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Man (1983-1986)


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The Residents began working on a project tentatively titled Man in 1983, with a concept focused around men, and the male perspective. The sessions were brought to a halt in 1985, when the group began production on The Big Bubble, the fourth installment of their ongoing (and soon to be abandoned) Mole Trilogy, but resulted in the release of "This Is A Man's Man's Man's World" in 1984.

The group returned to this project in 1986, but their enthusiasm for the concept had lost most (if not all) of its momentum by this point. Two tracks recorded during these later sessions, "Siren Song (of the Shrunken Head)" and "Ugly Beauty", were later featured on Our Tired, Our Poor, Our Huddled Masses. Its remains can be found today scattered through "For Elsie", "Safety Is A Cootie Wootie" and other non-album recordings.

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Santa Dog '84 (1984)


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In 1984, The Residents began to work on a new version of their 1972 song "Fire" (or "Santa Dog"), to release as a new single, similar to 1978's re-recording "Santa Dog '78". At this time, the group intended to revisit "Santa Dog" every six years to demonstrate their development, however they abandoned "Santa Dog '84" when they felt they had not changed enough since the last rendition to warrant a new version.

The next attempt to record "Santa Dog" would be in 1988 with "Santa Dog 88" single, which also included the unfinished version from 1984. The 1984 version is also featured on the 2019 Klanggalerie reissue of the compilation album Refused.

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The American Composer Series Volumes 3-10 (1984-1986)


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Around the time they first decided to abandon The Mole Trilogy, The Residents began work on another ambitious, long-term conceptual series of releases - The American Composer Series, in which they would reinterpret the work of twenty American composers over ten albums.

The first two volumes, George & James (pairing George Gershwin and James Brown) and Stars & Hank Forever (featuring John Philip Sousa and Hank Williams Sr.) were released in 1984 and 1986 respectively, but no further volumes were released.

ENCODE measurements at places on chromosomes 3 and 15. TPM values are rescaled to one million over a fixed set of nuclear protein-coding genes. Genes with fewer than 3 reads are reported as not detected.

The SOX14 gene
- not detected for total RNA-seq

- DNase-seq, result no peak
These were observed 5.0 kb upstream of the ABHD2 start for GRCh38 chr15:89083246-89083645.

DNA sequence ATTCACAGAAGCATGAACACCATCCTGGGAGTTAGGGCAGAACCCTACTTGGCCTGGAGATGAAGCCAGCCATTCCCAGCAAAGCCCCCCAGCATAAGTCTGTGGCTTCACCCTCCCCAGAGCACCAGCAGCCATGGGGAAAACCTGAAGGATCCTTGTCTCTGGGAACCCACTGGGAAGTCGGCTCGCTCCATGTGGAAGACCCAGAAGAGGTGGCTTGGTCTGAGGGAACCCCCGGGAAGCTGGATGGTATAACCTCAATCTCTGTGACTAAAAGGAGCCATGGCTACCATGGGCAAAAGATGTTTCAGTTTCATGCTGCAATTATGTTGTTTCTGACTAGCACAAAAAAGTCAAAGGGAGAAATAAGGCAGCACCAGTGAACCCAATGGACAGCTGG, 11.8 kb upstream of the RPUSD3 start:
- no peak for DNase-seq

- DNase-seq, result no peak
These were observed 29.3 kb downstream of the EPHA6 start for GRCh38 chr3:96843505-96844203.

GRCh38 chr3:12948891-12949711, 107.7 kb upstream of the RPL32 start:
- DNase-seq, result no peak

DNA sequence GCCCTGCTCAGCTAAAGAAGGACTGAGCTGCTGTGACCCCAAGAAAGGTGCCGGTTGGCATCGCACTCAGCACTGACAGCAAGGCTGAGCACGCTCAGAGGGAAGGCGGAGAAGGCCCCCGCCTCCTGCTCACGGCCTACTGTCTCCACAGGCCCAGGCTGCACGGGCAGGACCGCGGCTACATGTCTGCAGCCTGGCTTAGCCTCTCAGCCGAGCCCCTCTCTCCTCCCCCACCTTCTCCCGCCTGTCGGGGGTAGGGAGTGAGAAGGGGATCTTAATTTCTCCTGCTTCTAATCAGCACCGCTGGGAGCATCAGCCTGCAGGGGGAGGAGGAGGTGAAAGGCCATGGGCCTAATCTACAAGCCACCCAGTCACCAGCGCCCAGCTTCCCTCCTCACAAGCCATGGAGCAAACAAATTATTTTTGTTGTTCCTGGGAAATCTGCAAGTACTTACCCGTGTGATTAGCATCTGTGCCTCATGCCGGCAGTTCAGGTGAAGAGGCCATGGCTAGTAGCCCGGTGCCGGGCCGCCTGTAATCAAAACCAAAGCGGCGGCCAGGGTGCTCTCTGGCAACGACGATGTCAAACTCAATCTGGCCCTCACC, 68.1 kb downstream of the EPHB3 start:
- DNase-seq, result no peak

Other albums in the series were known to have been developed and even at least partially recorded, including the projected third album in the series, The Trouble With Harrys (featuring Harry Partch and Harry Nilsson), and an album pairing the compositions of Bob Dylan and Barry White tentatively titled Bob & The Blob. Part of a track from the latter can be heard mixed with another outtake from the series ("Space Is The Place" by Sun Ra) in the track "Daydream In Space", released on the UWEB compilation Daydream B-Liver.

Related projects

Mark of the Mole novel (1985)


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A sample from an unpublished novel based on The Residents' album Mark of the Mole was featured in the 1993 book Uncle Willie's Highly Opinionated Guide To The Residents, credited to T.D. Wade.

The novel is said to have been completed by Wade in 1985 but to date has never been released, aside from the short excerpt featured in the Highly Opinionated Guide.

Related projects

Science Fiction's Greatest Hits (1985)

Still from Earth Vs. The Flying Saucers

In 1985, The Residents developed a concept for a series of music video releases, entitled Science Fiction's Greatest Hits. Each video was to be a two to four minute piece edited from classic 1950s and 1960s science fiction films.

These clips would be computer enhanced and coloured, with a new song recorded specifically for each one. As a demonstration of the concept, the band created Earth Vs. The Flying Saucers using scenes from Fred F. Sears's 1956 film of the same name.

Unfortunately negotiations for any further installments in the series fell through due in large part to the expense in securing the rights to the films.

Related projects

Monkey On My Back (1989)

In 1989, Uncle Willie reported to UWEB fan club subscribers on an album The Residents were secretly recording entitled Monkey On My Back. The Residents felt that the release of this information spoiled the conditions under which they wanted to record the album, and they abandoned it entirely as a result.

The album as described in the Uncle Willie article was similar to what was ultimately released in 1990 as Our Finest Flowers.

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The Teds (1993)


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The Teds is a project developed by The Residents in the early 1990s, originally as a film and performance piece. The project was said by Hardy Fox to revolve around "two guys that together made one person". The film was to have been co-directed by the group with David Lynch.[1] In 1993, The Residents released a limited edition EP entitled Prelude To "The Teds", featuring four songs intended as an introduction to this project, however The Teds itself would remain shelved for almost another thirty years.

In 2020 Italian independent comics magazine Capek approached The Cryptic Corporation,asking for a contribution from The Residents. The group submitted a revised script for The Teds, and hired Sergio Poncione to illustrate it.[1]